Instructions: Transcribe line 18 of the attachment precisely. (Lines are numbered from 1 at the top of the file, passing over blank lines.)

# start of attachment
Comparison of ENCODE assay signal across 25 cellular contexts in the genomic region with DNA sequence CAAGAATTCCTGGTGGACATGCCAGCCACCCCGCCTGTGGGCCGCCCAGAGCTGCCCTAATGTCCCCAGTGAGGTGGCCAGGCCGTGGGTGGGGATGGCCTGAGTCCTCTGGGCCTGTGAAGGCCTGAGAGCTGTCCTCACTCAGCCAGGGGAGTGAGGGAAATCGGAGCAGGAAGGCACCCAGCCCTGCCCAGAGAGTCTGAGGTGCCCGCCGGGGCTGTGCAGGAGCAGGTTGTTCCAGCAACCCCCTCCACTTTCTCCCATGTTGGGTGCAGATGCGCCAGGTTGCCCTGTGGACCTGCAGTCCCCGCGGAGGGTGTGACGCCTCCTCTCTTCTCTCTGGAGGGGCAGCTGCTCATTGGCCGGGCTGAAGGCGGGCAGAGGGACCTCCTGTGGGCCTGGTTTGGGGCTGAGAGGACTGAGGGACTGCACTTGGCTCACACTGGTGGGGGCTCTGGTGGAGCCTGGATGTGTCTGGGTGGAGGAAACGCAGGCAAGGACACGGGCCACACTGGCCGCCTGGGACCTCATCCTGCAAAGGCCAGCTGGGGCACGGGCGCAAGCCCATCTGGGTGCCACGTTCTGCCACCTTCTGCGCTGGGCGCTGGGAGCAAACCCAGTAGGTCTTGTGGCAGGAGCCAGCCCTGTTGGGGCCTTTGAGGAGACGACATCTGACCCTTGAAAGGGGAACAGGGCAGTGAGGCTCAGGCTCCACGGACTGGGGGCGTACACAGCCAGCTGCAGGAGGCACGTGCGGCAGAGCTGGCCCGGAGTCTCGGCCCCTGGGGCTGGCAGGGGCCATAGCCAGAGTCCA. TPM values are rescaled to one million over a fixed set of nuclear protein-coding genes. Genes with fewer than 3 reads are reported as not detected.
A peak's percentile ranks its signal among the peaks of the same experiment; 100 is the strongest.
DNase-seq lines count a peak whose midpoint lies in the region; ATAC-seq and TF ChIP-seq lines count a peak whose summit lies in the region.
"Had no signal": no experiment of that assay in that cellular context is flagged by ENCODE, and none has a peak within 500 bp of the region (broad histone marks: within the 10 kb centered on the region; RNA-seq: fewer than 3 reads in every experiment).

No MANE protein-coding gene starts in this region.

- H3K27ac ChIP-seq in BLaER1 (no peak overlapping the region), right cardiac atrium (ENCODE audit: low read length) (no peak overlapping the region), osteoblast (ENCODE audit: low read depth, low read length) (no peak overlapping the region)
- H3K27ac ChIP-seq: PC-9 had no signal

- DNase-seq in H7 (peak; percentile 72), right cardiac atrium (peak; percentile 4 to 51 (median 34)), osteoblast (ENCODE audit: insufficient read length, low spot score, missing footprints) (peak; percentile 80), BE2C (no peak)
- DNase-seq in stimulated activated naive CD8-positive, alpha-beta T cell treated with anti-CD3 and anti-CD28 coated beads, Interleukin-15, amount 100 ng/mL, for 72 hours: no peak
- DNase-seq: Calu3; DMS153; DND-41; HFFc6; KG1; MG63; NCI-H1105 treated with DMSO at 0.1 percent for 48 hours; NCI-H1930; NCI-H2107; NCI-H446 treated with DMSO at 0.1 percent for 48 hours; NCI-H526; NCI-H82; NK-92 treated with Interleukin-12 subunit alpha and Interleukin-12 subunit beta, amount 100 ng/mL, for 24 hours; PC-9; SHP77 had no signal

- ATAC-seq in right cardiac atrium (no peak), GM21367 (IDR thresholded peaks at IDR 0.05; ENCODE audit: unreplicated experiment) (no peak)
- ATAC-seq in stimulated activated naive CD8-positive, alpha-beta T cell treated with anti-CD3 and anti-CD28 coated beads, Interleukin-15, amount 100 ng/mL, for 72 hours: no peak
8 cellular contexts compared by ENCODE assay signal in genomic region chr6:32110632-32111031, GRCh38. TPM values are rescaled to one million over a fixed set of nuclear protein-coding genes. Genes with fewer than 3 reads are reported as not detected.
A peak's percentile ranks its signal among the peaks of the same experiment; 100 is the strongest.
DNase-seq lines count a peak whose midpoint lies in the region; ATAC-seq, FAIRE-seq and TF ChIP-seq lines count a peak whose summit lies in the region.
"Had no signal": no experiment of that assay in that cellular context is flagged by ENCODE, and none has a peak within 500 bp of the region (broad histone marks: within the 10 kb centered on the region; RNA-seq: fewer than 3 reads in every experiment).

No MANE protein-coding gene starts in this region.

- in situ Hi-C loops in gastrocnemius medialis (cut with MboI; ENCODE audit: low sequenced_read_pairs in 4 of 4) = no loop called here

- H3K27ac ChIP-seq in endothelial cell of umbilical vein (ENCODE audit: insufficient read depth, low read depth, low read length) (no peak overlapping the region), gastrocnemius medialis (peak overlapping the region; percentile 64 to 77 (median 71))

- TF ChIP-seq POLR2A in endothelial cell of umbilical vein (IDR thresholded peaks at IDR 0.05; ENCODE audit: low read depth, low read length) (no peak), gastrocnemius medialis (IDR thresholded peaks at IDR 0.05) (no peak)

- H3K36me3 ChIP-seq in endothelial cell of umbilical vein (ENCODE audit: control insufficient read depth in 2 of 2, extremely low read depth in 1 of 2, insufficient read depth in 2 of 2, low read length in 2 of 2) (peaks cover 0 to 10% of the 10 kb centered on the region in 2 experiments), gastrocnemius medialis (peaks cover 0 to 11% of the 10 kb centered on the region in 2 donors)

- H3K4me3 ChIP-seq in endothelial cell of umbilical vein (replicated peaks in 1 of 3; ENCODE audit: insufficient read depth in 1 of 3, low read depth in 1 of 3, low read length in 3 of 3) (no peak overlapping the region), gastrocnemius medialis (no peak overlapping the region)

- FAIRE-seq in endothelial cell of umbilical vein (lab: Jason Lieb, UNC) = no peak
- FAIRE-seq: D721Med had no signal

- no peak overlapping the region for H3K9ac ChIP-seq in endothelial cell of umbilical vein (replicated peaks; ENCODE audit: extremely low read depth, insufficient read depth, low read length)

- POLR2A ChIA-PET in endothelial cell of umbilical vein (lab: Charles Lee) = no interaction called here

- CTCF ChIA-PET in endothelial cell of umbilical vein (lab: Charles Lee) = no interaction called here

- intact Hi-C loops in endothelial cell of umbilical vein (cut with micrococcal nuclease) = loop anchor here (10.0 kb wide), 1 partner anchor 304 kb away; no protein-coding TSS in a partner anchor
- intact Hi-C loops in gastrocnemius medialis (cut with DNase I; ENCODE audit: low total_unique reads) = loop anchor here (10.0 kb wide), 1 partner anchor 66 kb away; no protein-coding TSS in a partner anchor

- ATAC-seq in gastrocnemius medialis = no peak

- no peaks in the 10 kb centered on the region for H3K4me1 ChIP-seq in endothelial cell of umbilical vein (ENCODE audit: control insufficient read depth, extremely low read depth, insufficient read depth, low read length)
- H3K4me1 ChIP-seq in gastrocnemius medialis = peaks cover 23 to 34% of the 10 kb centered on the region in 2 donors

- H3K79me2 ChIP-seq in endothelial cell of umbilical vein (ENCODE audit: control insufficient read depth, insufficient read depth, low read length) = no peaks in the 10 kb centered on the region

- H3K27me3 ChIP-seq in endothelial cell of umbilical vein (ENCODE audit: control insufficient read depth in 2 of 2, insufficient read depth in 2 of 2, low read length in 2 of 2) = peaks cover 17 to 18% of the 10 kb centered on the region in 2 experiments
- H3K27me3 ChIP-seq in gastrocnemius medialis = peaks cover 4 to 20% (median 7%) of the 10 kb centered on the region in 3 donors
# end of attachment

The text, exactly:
- in situ Hi-C loops in gastrocnemius medialis (cut with MboI; ENCODE audit: low sequenced_read_pairs in 4 of 4) = no loop called here